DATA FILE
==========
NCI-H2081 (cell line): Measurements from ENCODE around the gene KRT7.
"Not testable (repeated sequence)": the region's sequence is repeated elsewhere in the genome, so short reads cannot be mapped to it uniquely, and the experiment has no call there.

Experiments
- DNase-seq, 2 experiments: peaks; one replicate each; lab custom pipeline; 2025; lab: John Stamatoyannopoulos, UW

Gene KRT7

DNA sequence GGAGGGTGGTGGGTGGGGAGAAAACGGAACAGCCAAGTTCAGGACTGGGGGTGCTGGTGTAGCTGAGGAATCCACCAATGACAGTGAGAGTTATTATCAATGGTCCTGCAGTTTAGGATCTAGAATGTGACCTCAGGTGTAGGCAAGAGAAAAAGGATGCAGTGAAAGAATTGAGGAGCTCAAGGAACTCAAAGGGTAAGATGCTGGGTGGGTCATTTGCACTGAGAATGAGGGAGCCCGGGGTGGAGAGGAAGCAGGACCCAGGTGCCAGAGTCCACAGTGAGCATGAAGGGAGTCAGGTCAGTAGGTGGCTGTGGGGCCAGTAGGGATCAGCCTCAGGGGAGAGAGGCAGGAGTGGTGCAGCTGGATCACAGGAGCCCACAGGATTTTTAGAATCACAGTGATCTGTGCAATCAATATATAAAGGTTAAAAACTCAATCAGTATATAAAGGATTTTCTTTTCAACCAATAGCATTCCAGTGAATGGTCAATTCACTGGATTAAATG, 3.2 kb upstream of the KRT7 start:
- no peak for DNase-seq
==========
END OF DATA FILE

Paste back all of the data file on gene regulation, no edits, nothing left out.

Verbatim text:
NCI-H2081 (cell line): Measurements from ENCODE around the gene KRT7.
"Not testable (repeated sequence)": the region's sequence is repeated elsewhere in the genome, so short reads cannot be mapped to it uniquely, and the experiment has no call there.

Experiments
- DNase-seq, 2 experiments: peaks; one replicate each; lab custom pipeline; 2025; lab: John Stamatoyannopoulos, UW

Gene KRT7

DNA sequence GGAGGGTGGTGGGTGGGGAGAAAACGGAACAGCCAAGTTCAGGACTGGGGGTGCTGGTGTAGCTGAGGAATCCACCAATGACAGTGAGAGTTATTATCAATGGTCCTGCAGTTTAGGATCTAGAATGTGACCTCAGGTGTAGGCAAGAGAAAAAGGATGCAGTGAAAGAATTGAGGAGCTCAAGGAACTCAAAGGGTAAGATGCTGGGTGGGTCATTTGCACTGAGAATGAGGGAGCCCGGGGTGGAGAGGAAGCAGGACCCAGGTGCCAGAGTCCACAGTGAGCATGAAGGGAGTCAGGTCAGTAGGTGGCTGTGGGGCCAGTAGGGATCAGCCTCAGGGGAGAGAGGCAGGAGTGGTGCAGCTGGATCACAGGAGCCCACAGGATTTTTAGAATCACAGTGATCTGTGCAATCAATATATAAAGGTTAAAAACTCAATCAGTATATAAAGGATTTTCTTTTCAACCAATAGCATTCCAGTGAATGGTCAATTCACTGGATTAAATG, 3.2 kb upstream of the KRT7 start:
- no peak for DNase-seq